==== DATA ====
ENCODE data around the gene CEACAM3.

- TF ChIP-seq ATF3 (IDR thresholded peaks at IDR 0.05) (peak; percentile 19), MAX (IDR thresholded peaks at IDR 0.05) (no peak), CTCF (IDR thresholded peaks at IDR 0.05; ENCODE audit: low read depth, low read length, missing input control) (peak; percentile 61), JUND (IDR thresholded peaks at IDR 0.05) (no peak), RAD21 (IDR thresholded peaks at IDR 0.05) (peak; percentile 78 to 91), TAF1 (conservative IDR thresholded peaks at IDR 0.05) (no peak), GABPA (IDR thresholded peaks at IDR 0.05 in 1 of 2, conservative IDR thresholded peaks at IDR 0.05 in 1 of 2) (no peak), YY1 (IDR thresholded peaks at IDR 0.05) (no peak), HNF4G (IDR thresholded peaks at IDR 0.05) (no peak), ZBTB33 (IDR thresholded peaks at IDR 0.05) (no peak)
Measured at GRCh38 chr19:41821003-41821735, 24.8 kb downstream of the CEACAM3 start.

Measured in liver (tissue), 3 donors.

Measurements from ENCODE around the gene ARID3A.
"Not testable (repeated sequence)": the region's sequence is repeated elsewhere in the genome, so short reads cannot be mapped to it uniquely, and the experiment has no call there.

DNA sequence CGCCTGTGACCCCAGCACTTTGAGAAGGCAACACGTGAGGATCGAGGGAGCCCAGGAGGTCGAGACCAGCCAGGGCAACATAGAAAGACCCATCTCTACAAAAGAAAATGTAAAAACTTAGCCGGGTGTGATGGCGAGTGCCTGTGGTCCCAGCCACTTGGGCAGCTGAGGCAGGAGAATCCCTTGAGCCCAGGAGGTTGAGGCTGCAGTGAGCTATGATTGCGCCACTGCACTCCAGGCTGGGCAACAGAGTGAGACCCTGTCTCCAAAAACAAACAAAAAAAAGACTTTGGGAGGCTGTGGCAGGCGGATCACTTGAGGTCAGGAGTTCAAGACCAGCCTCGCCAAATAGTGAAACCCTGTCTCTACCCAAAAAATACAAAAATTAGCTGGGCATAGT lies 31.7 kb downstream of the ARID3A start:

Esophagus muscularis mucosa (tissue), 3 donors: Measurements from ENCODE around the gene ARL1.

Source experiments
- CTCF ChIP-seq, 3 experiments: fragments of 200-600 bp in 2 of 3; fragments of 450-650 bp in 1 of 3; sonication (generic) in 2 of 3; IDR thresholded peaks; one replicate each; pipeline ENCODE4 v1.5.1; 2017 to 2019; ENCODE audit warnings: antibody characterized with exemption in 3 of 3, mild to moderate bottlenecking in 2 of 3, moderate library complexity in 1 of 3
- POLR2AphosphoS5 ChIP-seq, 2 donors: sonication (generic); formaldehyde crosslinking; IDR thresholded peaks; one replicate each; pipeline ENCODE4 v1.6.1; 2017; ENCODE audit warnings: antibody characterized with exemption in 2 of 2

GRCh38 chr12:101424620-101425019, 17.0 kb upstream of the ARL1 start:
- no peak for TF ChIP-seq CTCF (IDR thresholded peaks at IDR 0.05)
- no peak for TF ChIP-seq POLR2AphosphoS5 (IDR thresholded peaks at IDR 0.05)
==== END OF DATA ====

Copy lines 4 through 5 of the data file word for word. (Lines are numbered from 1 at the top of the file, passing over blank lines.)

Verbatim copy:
Measured in liver (tissue), 3 donors.

Measurements from ENCODE around the gene ARID3A.